If you have an allergic reaction to vinorelbine, it will probably happen within the first few minutes of your treatment and is most likely the first or second time you have the drug. Reactions can vary from mild to severe, but severe reactions are uncommon.

You’ll be monitored closely so that any reaction can be dealt with immediately.

Symptoms of an allergic reaction include:

  • flushing
  • skin rash
  • itching
  • back pain
  • shortness of breath
  • faintness
  • high temperature or chills

If you have a severe reaction, treatment will be stopped immediately.

If you have a reaction, medication can be given before future treatments to reduce the risk of further reactions.

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6. Sex and contraception

You’re advised not to become pregnant while you’re having treatment because vinorelbine may have a harmful effect on a developing baby.

If you haven’t been through the menopause, talk to your team about the most suitable method of contraception for you. You should continue using contraception for three months after your last dose of vinorelbine.

You can still have sex during treatment. As it’s not known if chemotherapy drugs can pass into vaginal fluids (or semen), most hospital specialists will advise using barrier methods of contraception, such as condoms.

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7. Vaccinations

You shouldn’t have any live vaccines while you’re having chemotherapy. Live vaccines include measles, rubella (German measles), polio, BCG (tuberculosis), shingles and yellow fever.

Live vaccines contain a small amount of live virus or bacteria. If you have a weakened immune system, which you may do during chemotherapy, they could be harmful.

Talk to your GP or specialist before having any vaccinations.

If someone you live with needs to have a live vaccine speak to your specialist or GP. They can advise what precautions you may need to take depending on the vaccination.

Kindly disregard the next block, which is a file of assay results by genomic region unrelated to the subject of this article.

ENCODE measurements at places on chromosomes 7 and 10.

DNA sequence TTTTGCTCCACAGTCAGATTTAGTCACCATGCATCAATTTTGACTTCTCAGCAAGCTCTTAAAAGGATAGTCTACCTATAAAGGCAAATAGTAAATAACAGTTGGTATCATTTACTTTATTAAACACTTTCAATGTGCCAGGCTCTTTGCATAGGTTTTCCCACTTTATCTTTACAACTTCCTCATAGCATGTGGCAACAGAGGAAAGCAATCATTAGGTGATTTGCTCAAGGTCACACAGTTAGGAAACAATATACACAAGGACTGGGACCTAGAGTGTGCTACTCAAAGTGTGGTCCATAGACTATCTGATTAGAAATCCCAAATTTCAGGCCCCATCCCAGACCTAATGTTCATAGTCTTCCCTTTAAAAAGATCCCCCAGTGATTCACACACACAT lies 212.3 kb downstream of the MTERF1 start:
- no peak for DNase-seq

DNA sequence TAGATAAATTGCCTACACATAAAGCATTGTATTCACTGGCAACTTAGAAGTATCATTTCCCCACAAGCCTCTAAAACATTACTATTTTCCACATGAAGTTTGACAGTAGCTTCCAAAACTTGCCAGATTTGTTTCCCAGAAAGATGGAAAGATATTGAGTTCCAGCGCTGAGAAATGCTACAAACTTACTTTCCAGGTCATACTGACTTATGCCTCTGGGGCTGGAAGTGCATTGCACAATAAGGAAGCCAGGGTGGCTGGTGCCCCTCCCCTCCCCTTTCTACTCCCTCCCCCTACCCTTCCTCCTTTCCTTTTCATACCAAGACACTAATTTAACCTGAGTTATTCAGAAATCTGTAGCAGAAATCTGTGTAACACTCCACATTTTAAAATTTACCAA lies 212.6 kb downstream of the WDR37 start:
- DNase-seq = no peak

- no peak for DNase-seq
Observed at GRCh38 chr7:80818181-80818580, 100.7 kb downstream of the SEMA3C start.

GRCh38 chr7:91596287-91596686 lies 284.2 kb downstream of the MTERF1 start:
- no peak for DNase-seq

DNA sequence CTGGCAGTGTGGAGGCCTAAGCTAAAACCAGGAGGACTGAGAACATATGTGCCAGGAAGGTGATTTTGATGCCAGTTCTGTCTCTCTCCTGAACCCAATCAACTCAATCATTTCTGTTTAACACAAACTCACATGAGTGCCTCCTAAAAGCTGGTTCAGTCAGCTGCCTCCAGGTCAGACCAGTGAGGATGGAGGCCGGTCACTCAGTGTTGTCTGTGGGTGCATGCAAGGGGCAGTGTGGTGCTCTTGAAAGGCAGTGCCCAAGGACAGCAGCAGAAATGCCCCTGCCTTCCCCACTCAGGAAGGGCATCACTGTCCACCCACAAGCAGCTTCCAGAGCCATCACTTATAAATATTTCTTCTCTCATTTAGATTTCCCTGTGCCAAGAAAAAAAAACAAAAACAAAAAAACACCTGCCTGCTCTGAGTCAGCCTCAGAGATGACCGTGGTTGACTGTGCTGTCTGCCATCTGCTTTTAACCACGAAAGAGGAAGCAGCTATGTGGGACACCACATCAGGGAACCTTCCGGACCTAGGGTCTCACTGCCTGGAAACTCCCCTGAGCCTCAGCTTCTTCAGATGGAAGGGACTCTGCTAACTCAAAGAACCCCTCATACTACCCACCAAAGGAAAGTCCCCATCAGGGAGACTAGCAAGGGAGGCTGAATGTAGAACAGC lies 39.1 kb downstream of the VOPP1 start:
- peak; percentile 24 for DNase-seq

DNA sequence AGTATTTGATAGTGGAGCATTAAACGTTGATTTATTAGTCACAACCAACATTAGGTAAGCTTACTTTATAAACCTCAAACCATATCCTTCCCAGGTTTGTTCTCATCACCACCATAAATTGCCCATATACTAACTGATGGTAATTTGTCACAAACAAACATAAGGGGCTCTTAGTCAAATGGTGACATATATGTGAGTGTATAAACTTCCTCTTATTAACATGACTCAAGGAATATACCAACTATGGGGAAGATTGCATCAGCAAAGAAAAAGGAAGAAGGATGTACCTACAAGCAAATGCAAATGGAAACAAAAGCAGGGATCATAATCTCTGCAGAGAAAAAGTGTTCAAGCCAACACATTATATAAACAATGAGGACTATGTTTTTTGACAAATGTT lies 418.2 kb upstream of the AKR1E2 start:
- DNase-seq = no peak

Flu vaccination

Anyone at risk of a weakened immune system, and therefore more prone to infection, should have the flu vaccine. This includes people due to have or already having chemotherapy. The flu vaccine is not a live vaccine so doesn’t contain any active viruses. If you’re already having chemotherapy, talk to your chemotherapy specialist or breast care nurse about the best time to have your flu jab.

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8. Blood clots

People with breast cancer have a higher risk of blood clots. Their risk is higher because of the cancer itself and some treatments for breast cancer. If the cancer has spread to other parts of the body, this also increases the risk.

Having vinorelbine increases the risk of blood clots such as a deep vein thrombosis (DVT). People with a DVT are at risk of developing a pulmonary embolism. This is when part of the blood clot breaks away and travels to the lung.

Blood clots can be harmful but are treatable so it’s important to report symptoms as soon as possible.

If you experience any of the following symptoms contact your local A&E department, GP or specialist team straight away.

  • pain, redness/discolouration, heat and swelling of the calf, leg or thigh
  • swelling, redness or tenderness where a central line is inserted to give chemotherapy, for example in the arm, chest area or up into the neck
  • shortness of breath
  • tightness in the chest
  • unexplained cough (may cough up blood)

Find out more about blood clots.

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Last reviewed: February 2018
Next planned review begins 2020